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New kids on block: Florida Gulf Coast advances

Florida Gulf Coast’s Sherwood Brown, center, and his teammates celebrate a trip to the Sweet 16 in their first NCAA tournament. (Associated Press)
Florida Gulf Coast’s Sherwood Brown, center, and his teammates celebrate a trip to the Sweet 16 in their first NCAA tournament. (Associated Press)
Zach Berman Philadelphia Inquirer

PHILADELPHIA – By the time the buzzer sounded, the Philadelphia crowd was on its feet. It was a mix of awe and appreciation for what transpired during the previous two hours, when the best story – and most exciting show – of the NCAA tournament was on full display.

Florida Gulf Coast made history at the Wells Fargo Center, becoming the first 15th seed to advance to the Sweet 16. The 81-71 win over seventh-seeded San Diego State on Sunday night came two days after an upset of second-seeded Georgetown.

The Eagles advanced to play Florida in Arlington, Texas, on Friday.

They transformed throughout the weekend from an unknown Cinderella to a beloved extravaganza, with baskets reserved for highlight reels and assists found more often on playgrounds than NCAA tournaments.

Point guard Brett Comer was the conductor, swiveling passes to spaces that seemed both improbable and unoccupied. And then out of nowhere would come a blue jersey. The Eagles were not modest about their exploits, either, with players both on the court and bench erupting with the type of demonstrative euphoria that most college students would when something that seems too good to be true is actually true.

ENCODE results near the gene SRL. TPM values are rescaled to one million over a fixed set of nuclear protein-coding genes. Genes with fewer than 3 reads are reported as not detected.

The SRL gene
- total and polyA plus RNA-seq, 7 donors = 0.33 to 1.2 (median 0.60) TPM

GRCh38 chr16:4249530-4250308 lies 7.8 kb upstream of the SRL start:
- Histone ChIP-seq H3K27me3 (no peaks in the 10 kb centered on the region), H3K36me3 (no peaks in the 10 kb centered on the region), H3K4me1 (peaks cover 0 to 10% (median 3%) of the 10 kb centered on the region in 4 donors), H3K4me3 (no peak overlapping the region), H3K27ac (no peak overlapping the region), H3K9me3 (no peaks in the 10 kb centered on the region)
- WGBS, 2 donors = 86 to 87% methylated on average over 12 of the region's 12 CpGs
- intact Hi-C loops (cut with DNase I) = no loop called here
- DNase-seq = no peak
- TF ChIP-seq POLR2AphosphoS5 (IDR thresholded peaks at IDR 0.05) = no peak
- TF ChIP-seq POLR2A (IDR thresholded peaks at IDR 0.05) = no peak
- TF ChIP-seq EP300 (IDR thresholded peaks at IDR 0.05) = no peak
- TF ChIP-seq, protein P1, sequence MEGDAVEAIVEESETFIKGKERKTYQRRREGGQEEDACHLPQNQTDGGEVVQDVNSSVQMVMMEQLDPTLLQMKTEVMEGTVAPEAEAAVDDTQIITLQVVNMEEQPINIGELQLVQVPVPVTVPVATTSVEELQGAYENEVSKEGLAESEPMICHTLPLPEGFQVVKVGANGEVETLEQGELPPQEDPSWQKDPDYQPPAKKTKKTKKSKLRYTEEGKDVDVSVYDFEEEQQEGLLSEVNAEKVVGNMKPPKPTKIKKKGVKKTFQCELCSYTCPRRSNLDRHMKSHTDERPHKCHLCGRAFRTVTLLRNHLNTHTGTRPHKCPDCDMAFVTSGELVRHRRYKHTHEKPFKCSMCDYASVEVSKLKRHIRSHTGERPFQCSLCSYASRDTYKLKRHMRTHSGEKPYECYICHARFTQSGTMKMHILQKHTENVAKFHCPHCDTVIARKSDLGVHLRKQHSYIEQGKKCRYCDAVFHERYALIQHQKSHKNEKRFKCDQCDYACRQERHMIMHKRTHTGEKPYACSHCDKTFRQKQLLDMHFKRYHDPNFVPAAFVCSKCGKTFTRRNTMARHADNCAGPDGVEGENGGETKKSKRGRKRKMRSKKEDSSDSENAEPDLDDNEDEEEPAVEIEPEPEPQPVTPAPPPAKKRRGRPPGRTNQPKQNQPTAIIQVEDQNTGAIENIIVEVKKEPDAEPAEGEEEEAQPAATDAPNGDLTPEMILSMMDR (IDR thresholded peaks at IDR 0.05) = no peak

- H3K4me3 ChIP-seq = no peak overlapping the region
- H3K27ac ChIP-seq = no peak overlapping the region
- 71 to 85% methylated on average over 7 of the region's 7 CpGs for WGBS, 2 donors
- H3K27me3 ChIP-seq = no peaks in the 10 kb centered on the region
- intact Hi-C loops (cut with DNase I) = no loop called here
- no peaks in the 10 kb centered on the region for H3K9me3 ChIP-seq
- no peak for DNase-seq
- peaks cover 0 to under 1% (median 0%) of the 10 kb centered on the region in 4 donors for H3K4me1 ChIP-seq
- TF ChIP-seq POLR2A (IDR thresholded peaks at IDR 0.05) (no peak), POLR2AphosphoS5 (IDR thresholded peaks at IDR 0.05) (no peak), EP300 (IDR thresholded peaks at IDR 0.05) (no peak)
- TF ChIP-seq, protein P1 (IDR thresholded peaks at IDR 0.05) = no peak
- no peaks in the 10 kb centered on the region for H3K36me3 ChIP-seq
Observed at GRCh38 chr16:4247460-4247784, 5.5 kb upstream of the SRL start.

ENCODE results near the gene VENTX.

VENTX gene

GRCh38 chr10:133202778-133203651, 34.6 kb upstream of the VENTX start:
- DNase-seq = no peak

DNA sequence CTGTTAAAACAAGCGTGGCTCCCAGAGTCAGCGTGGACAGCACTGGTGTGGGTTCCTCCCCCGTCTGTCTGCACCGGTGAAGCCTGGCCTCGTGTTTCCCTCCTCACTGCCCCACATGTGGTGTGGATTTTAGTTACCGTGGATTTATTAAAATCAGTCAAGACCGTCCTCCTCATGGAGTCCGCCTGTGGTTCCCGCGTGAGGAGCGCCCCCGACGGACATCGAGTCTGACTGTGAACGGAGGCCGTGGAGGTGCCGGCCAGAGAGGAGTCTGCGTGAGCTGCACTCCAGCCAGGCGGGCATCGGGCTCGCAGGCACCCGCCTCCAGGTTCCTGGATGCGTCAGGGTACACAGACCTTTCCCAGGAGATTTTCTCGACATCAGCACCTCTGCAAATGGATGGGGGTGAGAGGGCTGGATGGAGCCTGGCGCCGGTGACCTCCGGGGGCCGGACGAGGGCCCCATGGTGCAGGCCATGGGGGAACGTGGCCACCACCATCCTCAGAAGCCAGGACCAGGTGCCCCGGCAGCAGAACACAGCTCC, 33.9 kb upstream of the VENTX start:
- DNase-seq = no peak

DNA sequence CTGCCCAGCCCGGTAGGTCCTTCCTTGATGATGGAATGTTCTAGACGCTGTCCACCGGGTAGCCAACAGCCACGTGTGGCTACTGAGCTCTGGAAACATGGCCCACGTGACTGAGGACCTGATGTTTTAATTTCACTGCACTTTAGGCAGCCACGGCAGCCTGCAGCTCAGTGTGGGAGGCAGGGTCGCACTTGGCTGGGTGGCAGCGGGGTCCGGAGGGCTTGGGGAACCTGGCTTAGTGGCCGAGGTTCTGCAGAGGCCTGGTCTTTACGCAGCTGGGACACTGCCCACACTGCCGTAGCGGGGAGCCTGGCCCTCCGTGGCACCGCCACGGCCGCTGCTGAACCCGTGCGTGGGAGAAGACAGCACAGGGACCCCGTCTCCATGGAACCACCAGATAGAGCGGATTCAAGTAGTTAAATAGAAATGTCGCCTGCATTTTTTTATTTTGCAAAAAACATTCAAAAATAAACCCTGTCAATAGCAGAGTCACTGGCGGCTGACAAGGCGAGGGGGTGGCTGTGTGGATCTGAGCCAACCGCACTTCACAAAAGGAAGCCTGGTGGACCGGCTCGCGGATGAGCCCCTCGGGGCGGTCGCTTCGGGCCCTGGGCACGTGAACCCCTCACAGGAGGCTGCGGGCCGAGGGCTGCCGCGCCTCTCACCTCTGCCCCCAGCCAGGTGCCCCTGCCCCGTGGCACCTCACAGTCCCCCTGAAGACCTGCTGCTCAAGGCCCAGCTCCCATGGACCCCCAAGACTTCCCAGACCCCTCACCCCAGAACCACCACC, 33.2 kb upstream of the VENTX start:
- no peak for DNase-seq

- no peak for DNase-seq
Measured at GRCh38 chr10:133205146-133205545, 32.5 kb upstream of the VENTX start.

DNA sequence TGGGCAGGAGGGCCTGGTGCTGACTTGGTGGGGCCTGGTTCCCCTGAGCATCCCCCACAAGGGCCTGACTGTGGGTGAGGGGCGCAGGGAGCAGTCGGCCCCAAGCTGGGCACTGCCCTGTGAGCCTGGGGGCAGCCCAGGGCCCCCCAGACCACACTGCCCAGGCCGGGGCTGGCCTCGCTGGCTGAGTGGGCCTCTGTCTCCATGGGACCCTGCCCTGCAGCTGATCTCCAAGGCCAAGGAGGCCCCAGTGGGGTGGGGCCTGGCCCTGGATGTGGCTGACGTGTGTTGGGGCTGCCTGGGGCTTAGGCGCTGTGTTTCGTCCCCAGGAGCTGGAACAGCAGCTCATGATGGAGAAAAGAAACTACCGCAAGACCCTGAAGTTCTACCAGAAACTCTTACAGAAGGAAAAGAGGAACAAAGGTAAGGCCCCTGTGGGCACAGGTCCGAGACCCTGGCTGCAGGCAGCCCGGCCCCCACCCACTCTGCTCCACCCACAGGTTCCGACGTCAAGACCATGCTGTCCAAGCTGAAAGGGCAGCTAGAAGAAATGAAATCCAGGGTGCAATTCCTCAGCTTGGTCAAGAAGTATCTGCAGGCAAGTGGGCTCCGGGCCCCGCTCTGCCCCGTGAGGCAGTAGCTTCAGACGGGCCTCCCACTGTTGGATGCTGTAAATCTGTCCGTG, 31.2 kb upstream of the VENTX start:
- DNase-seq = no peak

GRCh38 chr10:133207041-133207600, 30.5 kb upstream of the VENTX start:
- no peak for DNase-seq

Comer had 10 points and 14 assists, while Bernard Thompson led them 23 points. Five players reached double figures.

A 17-0 run in the second half turned a 54-52 lead into a 71-52 lead, which was the point when the game raced out of control. Florida Gulf Coast trailed at the half for the first time in 22 games when San Diego State carried a 35-34 lead into the break, although the highlight of the period was an Eagles alley-oop that outdid even the excitement from Friday night.

This time, Eric McKnight finished a Comer lob by extending his right arm behind his head and slamming the ball down with one hand. The crowd erupted in awe. That was just the beginning.

But the Eagles did not win on theatrics alone. They used their fast-break style to create easy baskets in transition and spaced the floor in the halfcourt to give room for their athletes to roam. And just like Friday night’s upset of Georgetown, the Eagles generated momentum throughout the game. Their run came in the second half, and the crowd was on board the entire time.

The story of the NCAA tournament happened right in front of Philadelphia’s eyes. The Eagles arrived here as Fort Myers’ team. By Friday night, they became Philadelphia’s adopted team. By Sunday night, they were America’s team.

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